The First Presbyterian Church was organized June 7, 1869 only two days after the Baptists, by Rev. Thomas Fraser, missionary of the Synod of the Pacific. There were 13 members, and Charles Russell Clarke, David Lamb, and Samuel Merrill were elected elders. The first pastor was Rev. J. S. McDonald. He began his labors in April, 1870. The services were held in private houses until Mr. McDonald’s arrival, and after that in Horton’s Hall. Mr. Horton gave the society two lots on the southwest corner of Eighth and D Streets, and on these a building was soon after erected, and dedicated June 18, 1871, Rev. W. A. Scott, of San Francisco, preaching the dedicatory sermon. In 1888, the present church building was erected and furnished, at a cost of $36,000.
Rev. Mr. McDonald was succeeded in 1872 by F. L. Nash. From 1875 to 1880 the church was supplied by Revs. James Robertson, John W. Partridge, Mr. Lanman, James Woods, and Dr. Phelps. Rev. Richard V. Dodge began his pastorate in 1880 and continued until his death, February 26, 1885. For the following three years the incumbents were H. A. Lounsbury and H. I. Stern. On January 1, 1887, Rev. W. B. Noble became the pastor, and during his incumbency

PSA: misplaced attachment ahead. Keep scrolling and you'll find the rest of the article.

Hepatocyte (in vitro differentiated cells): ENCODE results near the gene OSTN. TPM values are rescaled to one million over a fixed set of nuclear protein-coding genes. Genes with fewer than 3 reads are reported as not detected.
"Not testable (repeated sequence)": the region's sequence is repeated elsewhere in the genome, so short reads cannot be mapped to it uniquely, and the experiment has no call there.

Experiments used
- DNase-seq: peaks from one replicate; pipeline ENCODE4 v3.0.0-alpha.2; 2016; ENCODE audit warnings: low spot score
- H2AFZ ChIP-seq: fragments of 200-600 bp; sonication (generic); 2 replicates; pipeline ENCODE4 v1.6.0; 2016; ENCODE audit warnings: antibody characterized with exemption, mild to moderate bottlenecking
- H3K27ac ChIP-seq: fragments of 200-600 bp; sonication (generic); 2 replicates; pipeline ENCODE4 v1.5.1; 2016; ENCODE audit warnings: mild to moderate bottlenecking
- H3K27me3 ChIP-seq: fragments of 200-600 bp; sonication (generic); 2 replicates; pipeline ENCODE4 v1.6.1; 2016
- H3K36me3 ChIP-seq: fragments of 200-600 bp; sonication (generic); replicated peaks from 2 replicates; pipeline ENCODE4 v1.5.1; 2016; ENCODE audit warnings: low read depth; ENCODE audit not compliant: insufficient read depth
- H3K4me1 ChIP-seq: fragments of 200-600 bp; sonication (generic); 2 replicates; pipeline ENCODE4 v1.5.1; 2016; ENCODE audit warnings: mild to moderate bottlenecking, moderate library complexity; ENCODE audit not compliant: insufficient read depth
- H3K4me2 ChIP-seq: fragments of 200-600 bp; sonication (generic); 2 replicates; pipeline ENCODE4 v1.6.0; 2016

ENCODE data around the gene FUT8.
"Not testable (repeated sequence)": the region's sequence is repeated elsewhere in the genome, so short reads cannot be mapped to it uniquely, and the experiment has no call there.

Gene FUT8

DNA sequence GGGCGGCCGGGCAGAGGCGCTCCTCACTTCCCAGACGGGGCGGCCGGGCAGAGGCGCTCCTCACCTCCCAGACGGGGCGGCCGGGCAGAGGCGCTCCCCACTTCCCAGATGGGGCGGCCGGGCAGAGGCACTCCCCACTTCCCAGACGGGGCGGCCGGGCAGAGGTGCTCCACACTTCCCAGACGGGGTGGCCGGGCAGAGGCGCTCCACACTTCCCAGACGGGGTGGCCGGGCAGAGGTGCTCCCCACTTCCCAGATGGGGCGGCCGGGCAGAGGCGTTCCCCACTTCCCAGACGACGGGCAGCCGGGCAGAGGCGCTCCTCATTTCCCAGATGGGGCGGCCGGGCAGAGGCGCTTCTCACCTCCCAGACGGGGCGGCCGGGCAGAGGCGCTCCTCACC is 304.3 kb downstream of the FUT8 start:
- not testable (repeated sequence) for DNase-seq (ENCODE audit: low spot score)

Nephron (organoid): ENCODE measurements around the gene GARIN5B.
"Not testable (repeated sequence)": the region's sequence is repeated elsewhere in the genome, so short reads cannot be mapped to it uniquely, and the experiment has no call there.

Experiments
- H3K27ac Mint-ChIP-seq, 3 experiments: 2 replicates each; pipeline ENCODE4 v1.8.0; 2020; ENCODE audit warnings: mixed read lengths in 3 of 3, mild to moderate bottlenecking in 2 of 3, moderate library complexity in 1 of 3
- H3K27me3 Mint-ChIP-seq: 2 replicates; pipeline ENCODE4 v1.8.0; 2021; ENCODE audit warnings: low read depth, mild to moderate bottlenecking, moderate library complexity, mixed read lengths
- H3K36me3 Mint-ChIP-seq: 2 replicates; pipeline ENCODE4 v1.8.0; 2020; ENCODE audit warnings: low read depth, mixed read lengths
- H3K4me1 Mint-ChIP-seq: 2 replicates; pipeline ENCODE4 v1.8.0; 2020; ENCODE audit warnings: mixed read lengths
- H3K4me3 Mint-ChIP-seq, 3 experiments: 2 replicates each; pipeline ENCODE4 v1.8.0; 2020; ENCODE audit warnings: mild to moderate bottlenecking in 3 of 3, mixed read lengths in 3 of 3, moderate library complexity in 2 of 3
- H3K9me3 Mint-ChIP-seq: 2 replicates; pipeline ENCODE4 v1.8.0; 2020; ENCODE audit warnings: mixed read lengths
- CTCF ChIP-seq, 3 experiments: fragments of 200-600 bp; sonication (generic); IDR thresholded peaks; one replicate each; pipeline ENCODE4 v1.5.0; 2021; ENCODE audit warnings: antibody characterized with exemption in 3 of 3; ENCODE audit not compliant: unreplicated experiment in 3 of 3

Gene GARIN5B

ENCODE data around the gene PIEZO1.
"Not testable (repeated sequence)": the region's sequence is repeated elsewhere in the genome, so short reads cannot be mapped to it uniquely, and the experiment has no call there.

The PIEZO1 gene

the present church was built. The church suffered severely after the collapse of the boom, having a debt of more than $20,000, and it was only by a hard struggle that the loss of the property was prevented. Rev. F. Merton Smith became the pastor in 1894, but died a few
weeks later, and was succeeded by Rev. P. E. Kipp, who died in 1900. Rev. R. B. Taylor commenced his work in 1901. During his pastorate the church debt was paid and the congregation greatly enlarged. On November 19, 1904, Mr. Taylor was drowned in San Diego Bay. He was greatly beloved. His successor, Rev. Harvey S. Jordan, of Newcastle, Pennsylvania, is the present incumbent. The membership of the church is about 600. It is one of the strongest and most active influences for good in the community. It has two Women’s Missionary Societies, a Ladies’ Aid Society, a large Christian Endeavor membership, and a number of missions are supported, including a Chinese mission, a school for Chinese children, and churches in several suburban towns.
The First United Presbyterian Church was organized on August 18, 1888, in the Holt House, on H Street near Fifteenth, by the installation of J. W. Collins, J. L. Griffin and E. T. Hill as elders, and the election of Robert Blair, Daniel Andrew, and W. L. Hamilton as trustees. The first pastor was Rev. Robert G. Wallace, one of the organizers of the church, who began his pastorate in November, 1887, and ended October 31, 1897. He was succeeded by Rev. Samuel J. Shaw, D.D., who is the present minister.